Align incentives to reinforce the right behaviour

Standard incentives can often run counter to the change objectives organisations hope to achieve and without a shift in approach, progress could be short-lived.

Local change leads, traditionally rewarded for achieving their business-as-usual goals, may focus on the short term rather than on the development of change management capability. There must be equal incentivisation towards long-term goals, through objective-setting, praise, financial reward or the design of the role itself.  As highlighted by Dan Pink in his book ‘Drive’, programme leadership should emphasise the critical purpose of the change lead role; allow autonomy in how work is performed and, through the provision of change support, enable eventual mastery of the role. 

Change support, especially independent contractors, should also be incentivised correctly. If this is done solely by the achievement of programme objectives, there is a risk they may slip back into the habit of directly managing change on behalf of the business. Programme leadership should also assess the degree to which support teams coach, train or otherwise transfer their knowledge and skills enabling lasting impact. This objective could be written into contracts, tracked in programme reports or monitored at delivery gateways.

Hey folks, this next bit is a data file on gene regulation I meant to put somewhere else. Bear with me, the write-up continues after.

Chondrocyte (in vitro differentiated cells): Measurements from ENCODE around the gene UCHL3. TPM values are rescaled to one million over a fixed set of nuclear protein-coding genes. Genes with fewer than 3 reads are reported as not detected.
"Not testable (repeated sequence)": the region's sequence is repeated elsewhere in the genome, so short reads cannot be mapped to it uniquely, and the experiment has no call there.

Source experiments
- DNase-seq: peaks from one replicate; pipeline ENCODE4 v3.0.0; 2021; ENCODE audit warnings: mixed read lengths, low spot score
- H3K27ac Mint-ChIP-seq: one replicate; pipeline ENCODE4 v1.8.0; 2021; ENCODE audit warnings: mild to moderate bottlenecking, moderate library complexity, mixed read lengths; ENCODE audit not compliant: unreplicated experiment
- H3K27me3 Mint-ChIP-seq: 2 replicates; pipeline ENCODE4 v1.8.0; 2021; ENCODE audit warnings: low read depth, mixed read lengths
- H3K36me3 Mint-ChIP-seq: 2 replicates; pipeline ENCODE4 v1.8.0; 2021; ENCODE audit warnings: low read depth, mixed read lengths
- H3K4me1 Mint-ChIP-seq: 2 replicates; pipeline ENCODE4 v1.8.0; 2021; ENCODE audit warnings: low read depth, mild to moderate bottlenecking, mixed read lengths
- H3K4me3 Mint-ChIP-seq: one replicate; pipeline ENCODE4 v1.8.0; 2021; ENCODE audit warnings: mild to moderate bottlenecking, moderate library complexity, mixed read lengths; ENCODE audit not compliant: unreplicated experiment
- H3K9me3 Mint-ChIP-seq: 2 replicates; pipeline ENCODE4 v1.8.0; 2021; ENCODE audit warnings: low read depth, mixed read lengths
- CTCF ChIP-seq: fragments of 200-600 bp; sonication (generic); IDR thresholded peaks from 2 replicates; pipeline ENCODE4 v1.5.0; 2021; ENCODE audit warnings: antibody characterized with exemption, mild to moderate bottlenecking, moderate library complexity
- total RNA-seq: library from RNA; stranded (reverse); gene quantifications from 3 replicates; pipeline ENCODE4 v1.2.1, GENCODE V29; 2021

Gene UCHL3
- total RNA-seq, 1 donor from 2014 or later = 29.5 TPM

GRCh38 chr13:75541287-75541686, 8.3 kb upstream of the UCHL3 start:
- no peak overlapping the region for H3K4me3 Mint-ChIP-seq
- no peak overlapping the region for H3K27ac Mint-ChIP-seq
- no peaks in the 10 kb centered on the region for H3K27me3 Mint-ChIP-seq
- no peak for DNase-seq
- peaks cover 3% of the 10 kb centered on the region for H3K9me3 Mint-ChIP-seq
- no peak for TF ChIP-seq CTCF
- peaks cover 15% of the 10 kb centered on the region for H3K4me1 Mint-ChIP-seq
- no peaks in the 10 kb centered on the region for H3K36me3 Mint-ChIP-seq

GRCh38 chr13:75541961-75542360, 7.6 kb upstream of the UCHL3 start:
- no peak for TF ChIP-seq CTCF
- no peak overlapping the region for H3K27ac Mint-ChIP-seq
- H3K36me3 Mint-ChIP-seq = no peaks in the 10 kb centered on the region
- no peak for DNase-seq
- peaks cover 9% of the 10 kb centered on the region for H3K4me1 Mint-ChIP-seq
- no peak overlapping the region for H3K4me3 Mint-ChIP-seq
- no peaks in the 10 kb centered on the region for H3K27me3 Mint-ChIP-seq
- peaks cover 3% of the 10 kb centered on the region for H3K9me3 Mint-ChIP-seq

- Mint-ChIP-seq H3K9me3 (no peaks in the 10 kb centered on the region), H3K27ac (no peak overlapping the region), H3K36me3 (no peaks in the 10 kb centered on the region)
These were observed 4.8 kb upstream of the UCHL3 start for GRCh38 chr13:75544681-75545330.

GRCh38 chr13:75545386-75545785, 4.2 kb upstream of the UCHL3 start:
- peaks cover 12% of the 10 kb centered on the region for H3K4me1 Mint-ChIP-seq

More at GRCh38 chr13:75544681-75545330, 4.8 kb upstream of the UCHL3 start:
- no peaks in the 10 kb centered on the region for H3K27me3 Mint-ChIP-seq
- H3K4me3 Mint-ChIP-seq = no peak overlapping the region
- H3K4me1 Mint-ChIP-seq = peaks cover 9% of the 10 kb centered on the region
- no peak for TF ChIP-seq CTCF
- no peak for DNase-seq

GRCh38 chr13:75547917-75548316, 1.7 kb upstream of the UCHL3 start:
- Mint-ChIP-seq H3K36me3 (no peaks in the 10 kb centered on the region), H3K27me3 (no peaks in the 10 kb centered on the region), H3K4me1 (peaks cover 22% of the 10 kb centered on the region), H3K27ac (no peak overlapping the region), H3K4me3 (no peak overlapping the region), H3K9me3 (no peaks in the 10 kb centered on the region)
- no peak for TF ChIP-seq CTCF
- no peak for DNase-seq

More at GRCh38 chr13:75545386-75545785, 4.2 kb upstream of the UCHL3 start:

At one of our large, UK government engagements, we routinely build skills transference into our work, report on and are assessed against progress. We regularly find it to be amongst the most valued elements highlighted in client satisfaction surveys as it demonstrates our commitment to their people as well as to the task at hand.

What’s next?

From defence to health, and financial services to transport, we work with clients to establish networks of people who design and lead change programmes. You can read more about our work here.

Contact the Implementation team

By using this website, you accept the use of cookies. For more information on how to manage cookies, please read our privacy policy.